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Plow Through Your Papers

Yael Wiesner

Are you buried beneath the mess on the desk (and every other available surface)? Five foolproof steps toward finally organizing that mound of paperwork

Wednesday, December 07, 2016

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“Eighty percent of the papers we file we never refer to again.” (The Small Business Administration)

S

tep 1: Research Your System — Before You Buy

Just because the store sells a contraption doesn’t mean it will work for you. Here are some popular storage options:

FILING CABINET

The most traditional system, it provides easy access for both active and inactive files. The downside — this system often gets over-detailed and you can’t remember which file is located where. To prevent this, keep an updated index in the first file.

Tip: Don’t use a filing cabinet if you’re inconsistent about filing papers.

DESKTOP HORIZONTAL SORTER

For active papers only. In a home office, this useful office tool usually becomes a dumping ground and collapses. Save it for work.

BINDERS/CLEARBOOKS

Excellent for reference papers such as recipes, magazine clippings, random shiur notes, special children’s drawings, etc. Use a new one for each category. Tip: Save only your favorites.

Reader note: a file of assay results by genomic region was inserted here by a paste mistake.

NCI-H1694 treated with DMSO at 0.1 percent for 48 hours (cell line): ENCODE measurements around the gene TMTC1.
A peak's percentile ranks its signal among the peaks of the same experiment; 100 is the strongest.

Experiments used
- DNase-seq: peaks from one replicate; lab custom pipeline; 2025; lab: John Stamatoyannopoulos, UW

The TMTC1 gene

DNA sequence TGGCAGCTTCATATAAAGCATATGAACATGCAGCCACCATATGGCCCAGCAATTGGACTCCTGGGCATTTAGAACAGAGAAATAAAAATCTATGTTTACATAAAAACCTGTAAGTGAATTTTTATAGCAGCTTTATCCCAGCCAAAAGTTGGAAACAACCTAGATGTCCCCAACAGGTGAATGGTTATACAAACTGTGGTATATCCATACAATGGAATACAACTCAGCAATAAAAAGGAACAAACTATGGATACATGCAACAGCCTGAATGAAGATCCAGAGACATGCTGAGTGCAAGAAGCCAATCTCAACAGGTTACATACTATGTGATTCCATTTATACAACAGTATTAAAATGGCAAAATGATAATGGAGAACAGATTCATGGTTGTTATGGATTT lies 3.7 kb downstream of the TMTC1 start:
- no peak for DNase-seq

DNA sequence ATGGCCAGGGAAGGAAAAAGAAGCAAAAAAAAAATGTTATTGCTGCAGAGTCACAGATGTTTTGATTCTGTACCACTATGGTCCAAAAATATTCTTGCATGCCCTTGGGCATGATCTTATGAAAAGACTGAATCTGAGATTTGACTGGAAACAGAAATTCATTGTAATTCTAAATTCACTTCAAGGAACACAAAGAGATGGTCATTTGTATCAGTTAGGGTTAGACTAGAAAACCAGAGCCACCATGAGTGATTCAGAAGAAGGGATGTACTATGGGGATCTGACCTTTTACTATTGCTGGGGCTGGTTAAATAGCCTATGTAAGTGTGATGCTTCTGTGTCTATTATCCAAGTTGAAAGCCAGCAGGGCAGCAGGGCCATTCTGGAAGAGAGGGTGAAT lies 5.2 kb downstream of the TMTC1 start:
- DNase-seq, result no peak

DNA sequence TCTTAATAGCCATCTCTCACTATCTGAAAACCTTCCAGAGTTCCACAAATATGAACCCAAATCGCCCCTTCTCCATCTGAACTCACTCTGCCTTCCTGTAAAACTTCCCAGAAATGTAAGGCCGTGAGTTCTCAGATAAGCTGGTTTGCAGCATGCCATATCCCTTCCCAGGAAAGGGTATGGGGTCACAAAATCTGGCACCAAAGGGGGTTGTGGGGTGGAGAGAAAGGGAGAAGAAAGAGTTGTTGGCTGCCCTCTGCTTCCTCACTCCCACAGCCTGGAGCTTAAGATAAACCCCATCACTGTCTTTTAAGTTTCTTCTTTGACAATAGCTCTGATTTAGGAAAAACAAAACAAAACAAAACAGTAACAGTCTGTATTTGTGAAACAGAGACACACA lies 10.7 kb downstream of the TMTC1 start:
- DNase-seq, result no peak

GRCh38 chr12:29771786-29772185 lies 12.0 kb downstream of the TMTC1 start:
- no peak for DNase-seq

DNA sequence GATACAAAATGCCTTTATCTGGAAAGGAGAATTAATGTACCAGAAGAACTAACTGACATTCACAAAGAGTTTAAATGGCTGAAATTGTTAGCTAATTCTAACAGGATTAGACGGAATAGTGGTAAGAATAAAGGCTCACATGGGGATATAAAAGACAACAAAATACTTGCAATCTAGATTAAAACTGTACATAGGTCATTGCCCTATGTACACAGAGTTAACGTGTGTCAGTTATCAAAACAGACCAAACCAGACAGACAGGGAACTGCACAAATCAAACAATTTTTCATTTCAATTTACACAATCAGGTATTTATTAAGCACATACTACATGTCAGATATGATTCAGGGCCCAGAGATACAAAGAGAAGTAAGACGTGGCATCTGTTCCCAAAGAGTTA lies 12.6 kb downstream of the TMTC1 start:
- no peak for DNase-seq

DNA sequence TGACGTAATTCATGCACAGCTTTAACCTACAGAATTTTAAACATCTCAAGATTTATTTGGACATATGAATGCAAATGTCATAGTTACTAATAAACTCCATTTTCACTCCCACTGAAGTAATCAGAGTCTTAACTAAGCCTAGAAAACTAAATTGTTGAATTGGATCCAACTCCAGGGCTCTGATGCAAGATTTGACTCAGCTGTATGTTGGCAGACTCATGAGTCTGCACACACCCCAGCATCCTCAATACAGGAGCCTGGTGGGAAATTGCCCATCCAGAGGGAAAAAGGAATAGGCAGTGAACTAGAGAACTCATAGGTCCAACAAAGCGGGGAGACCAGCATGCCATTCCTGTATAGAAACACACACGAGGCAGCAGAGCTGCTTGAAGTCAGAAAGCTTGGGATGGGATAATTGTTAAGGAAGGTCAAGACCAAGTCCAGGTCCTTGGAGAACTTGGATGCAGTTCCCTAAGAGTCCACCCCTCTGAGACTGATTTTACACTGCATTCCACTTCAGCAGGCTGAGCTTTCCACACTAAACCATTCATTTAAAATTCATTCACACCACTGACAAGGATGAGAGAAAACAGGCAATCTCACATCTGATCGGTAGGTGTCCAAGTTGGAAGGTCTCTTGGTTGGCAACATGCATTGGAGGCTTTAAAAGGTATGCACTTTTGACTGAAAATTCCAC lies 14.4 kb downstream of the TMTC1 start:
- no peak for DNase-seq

BANKER’S BOXES

Typically used for inactive papers, like archives or old tax documents. Tip: Ask your accountant how many years’ worth of papers to save. Every time you fill a new box, try to dump an old one.

“The average American receives 49,060 pieces of mail in a lifetime. One-third of it is junk mail.” (National Association of Professional Organizers)

ACCORDION FILE FOLDERS

Compact systems useful for those who haven’t accumulated a lot of papers yet. Alphabetize all files into a few sections. Tip: This system is short term. A few years down the line, overstuffed accordion files won’t do the job anymore.

VERTICAL DROP-IN BOXES/MAGAZINE HOLDERS

Perfect for busy people who don’t file daily. It’s a place for papers in use that you want around but not sprawled over the dining room table (current bills, medical papers, magazines, etc.). Sort through monthly, and permanently file or trash its contents. Alternatively, try the “one in, one out” method; for every paper you put in, deal with another. Tip: Create a shelf of drop-in boxes, one for each category.

Step 2: Quick Processing

Cut back on papers before you even begin filing: 

Record:

Many papers can be eliminated by writing the date of the event in the calendar, entering the phone number in the phone book, or recording the errand on your to-do list.

Trash:

Probably half your pile is garbage — paid bills, old receipts, expired warranties, old school notices, outdated invitations, excess duplicates.

Scan:

Use technology as your filing cabinet! Scan specific categories of paper into the computer, back them up in a safe place, and discard the originals. Try doing much of your paperwork online to begin with.

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